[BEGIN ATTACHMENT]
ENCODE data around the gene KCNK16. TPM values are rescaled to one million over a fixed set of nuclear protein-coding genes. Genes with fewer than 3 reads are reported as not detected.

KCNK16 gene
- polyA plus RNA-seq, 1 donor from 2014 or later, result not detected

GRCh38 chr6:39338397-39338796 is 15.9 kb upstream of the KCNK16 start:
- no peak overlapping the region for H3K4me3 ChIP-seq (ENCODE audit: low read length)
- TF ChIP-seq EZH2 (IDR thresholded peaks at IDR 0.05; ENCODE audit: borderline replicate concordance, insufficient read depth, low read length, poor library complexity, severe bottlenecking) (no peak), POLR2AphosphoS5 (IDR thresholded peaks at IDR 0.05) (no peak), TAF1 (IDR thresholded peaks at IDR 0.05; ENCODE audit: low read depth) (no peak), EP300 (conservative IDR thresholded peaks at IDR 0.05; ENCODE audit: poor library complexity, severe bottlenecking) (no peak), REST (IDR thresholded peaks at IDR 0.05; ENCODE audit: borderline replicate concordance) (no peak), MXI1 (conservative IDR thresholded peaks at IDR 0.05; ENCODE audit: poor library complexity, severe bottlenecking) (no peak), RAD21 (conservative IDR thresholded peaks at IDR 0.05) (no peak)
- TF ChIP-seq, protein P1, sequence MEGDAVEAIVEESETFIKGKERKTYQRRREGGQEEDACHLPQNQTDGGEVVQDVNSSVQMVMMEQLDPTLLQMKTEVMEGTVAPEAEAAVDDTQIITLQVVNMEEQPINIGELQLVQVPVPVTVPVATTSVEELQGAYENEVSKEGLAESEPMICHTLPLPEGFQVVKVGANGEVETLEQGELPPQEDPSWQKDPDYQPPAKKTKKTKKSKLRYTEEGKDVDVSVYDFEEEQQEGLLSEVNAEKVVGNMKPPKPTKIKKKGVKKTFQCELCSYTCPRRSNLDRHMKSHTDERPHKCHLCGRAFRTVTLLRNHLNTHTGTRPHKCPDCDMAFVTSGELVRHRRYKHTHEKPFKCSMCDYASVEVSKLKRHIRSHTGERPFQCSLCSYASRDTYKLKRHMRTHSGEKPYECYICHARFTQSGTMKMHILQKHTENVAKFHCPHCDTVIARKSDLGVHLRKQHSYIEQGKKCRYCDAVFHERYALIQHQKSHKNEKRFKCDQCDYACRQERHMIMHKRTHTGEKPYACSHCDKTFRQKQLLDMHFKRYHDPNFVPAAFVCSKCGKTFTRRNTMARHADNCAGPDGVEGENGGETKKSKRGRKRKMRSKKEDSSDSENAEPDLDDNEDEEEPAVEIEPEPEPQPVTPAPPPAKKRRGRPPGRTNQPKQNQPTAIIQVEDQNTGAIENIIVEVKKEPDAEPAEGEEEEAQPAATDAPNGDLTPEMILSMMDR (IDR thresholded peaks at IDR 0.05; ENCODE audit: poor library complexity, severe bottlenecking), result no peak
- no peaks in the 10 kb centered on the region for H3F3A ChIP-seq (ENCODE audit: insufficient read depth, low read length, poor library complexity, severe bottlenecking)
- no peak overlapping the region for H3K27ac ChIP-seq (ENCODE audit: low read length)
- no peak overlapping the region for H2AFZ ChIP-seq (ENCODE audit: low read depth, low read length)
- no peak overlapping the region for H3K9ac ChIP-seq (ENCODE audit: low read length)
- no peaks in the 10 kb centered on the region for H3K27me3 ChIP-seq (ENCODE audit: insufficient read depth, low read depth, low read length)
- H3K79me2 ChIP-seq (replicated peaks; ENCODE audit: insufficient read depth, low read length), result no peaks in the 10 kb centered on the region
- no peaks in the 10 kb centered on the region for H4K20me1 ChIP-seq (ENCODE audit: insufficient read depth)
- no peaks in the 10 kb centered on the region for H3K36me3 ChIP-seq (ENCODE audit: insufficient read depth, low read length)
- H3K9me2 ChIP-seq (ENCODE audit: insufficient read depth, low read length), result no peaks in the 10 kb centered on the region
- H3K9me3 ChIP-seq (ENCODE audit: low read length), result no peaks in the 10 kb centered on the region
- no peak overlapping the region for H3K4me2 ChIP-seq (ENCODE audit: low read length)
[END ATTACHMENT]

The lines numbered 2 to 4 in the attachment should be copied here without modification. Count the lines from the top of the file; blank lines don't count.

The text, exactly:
KCNK16 gene
- polyA plus RNA-seq, 1 donor from 2014 or later, result not detected

GRCh38 chr6:39338397-39338796 is 15.9 kb upstream of the KCNK16 start: